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Professional Resources for Creative Writers

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Apart from the act of writing original creative works, a poet or writer must also be prepared to submit their work for publication. Finding journals and submitting work for publication can be an intimidating process. Choosing journals that publish work that is stylistically similar to your own will improve your chances of success, but it will also increase your chances if your work is presented in a professional manner.

There are two main genres of writing you’ll need to be familiar with to submit your work to journals: the inquiry letter and the biographical note.

Inquiry Letter

Similar to a cover letter for a job application, an inquiry letter serves to introduce you to the editors of a literary magazine before they read your submission. These letters will only receive a quick glance, so don’t belabor them. Your letter should be brief and contain these key components:

  • Your contact information
  • A greeting
  • A sentence or two telling the editors you read their magazine and think it’s a good fit for your work
  • If applicable: mention if you’ve had correspondence with the journal before (an encouraging rejection, asked to re-submit)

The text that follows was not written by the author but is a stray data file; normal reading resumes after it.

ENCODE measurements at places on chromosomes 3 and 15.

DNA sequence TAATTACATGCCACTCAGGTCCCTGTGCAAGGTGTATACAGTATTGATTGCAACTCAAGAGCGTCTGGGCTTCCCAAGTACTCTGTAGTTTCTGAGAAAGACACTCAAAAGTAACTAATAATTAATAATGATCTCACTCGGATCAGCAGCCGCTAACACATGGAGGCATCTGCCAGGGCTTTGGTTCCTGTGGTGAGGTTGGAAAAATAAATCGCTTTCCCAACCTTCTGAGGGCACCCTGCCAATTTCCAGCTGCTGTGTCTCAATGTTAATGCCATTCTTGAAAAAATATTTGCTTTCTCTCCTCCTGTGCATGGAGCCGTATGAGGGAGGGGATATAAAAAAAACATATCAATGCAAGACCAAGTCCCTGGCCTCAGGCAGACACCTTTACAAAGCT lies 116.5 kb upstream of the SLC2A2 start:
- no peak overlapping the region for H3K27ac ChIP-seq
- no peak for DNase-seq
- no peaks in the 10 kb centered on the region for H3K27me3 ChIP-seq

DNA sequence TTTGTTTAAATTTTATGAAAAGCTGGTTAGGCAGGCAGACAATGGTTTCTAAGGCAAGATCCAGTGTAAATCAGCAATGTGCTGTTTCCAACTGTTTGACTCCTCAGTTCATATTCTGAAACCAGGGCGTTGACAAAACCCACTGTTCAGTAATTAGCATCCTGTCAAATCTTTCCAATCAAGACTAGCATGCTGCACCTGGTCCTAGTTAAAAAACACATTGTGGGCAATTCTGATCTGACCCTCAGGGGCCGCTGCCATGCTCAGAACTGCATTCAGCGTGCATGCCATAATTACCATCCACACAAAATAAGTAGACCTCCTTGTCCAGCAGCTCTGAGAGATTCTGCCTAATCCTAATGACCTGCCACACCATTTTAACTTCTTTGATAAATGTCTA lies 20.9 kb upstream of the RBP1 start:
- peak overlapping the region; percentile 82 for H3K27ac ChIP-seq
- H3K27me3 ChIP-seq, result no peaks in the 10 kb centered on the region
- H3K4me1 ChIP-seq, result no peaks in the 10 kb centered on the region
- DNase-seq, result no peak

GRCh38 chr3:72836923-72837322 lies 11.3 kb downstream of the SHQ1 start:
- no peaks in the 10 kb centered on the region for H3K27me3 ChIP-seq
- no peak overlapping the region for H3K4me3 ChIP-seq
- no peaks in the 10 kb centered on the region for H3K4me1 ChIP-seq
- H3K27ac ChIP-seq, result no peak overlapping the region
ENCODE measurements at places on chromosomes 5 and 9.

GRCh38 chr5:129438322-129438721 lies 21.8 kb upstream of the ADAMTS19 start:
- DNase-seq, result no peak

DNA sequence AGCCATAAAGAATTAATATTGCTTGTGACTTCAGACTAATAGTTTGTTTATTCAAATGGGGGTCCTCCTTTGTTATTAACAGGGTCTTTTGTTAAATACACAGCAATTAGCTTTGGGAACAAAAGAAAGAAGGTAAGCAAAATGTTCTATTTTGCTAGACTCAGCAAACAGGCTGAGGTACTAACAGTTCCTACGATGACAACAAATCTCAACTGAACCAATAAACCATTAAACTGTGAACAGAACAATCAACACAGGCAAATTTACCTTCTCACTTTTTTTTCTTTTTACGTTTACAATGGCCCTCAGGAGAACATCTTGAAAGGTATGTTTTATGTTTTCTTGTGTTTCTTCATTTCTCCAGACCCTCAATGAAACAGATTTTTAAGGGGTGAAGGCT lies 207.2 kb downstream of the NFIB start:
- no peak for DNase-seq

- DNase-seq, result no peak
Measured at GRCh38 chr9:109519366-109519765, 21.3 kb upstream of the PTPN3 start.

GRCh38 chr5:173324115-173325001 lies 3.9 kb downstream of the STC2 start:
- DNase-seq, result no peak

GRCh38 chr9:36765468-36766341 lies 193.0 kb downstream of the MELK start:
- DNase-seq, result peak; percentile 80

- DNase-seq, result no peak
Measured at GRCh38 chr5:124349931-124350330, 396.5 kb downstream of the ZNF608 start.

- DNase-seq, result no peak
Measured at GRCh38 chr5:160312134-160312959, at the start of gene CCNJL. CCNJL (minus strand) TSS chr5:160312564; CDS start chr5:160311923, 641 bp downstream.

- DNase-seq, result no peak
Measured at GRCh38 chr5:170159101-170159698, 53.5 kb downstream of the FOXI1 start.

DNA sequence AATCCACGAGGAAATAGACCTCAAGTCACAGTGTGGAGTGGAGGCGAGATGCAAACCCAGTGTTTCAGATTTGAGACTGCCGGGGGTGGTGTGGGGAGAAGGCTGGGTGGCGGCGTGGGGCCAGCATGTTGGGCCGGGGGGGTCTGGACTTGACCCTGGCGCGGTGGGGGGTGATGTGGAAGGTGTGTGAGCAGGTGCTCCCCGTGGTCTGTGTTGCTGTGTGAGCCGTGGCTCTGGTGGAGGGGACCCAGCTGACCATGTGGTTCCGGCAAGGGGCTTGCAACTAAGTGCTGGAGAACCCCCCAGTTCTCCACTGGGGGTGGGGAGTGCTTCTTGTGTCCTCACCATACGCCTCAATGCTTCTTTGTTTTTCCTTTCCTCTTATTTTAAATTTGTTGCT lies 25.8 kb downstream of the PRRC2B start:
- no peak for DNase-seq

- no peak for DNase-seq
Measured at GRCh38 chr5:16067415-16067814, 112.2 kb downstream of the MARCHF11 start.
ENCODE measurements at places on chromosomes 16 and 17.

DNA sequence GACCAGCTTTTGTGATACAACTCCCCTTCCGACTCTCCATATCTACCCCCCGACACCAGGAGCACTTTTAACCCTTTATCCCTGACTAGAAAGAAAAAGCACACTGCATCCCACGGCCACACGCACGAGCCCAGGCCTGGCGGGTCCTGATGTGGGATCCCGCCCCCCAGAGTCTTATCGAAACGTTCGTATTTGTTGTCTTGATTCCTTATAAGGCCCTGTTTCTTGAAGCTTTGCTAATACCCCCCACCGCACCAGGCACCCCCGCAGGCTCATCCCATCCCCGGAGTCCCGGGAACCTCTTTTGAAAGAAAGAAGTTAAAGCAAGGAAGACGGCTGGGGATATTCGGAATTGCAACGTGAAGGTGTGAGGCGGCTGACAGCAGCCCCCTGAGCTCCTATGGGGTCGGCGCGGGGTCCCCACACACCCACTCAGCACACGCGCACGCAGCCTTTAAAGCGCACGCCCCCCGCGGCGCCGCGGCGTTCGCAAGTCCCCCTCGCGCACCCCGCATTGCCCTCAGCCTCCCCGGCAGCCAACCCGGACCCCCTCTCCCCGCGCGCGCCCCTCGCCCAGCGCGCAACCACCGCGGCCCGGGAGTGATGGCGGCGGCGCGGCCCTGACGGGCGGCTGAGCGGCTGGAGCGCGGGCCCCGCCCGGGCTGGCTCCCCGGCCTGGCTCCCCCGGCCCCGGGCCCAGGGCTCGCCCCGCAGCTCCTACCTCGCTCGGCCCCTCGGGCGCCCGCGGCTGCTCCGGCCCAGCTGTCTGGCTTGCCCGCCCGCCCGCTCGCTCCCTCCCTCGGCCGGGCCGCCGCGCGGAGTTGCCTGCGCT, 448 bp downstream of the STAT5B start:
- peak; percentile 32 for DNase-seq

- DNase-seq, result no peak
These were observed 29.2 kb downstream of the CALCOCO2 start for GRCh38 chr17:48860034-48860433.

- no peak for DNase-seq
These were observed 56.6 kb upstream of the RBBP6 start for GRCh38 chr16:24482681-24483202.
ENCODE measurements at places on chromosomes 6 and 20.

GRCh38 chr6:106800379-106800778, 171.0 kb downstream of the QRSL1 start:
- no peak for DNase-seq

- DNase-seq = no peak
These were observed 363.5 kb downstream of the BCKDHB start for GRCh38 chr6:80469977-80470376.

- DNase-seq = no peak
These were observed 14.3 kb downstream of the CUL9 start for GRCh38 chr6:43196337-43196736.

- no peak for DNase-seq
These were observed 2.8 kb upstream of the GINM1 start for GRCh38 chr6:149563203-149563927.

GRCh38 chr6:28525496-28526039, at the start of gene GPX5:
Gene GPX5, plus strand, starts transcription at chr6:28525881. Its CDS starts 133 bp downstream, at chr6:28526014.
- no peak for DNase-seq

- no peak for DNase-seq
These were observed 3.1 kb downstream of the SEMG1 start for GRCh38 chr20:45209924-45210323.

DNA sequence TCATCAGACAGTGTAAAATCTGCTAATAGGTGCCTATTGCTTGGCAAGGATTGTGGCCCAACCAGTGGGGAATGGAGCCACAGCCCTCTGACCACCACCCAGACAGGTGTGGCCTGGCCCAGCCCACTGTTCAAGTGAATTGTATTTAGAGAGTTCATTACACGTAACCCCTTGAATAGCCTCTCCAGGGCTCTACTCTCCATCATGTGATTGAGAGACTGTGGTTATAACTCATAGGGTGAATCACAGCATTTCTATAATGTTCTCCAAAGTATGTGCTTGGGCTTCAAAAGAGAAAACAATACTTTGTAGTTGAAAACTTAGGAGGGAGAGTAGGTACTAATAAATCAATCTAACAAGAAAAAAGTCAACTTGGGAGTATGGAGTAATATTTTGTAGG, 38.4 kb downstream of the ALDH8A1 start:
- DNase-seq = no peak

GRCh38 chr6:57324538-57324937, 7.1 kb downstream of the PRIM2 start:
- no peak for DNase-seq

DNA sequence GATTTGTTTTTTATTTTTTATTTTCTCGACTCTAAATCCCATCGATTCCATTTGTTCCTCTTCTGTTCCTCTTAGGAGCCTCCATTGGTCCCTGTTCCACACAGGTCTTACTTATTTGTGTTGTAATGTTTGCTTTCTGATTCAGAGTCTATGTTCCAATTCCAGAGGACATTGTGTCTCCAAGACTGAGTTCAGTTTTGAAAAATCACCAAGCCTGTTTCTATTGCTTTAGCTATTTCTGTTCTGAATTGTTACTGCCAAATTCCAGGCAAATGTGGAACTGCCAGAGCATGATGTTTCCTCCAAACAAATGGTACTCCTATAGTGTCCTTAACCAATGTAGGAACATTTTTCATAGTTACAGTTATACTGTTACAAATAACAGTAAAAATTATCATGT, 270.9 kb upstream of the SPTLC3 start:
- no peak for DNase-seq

• The title(s) of the piece or pieces you’re submitting
  • An indication if the work has been submitted elsewhere
  • A closing & signature
  • Your biographical note (see related page)

Biographical Note

A biographical note serves to inform readers about who you are & where they may be able to find more of your work. Additionally, if you read your poetry in public—either at a scheduled reading or at an open-mic—the person hosting the series will read your biographical note as a form of introduction before you take the stage. As such, a biographical note is usually quite short. It should typically be no more than two or three sentences. It should include:

  • Your name
  • Where you live or where you’re from (your choice—which place do you identify with?)
  • Your previous publications, starting with the most important (For instance, if you’ve published a chapbook or novel, that should come first. Otherwise, start with the most prestigious magazine you’ve been published in.)

Additionally, depending on where you’re submitting, there may be room for humor here; you could have a funny anecdote or wry description of yourself. But of course, you want to consider your audience—if you’re applying to a famous journal, consider leaving the humor out of your bio.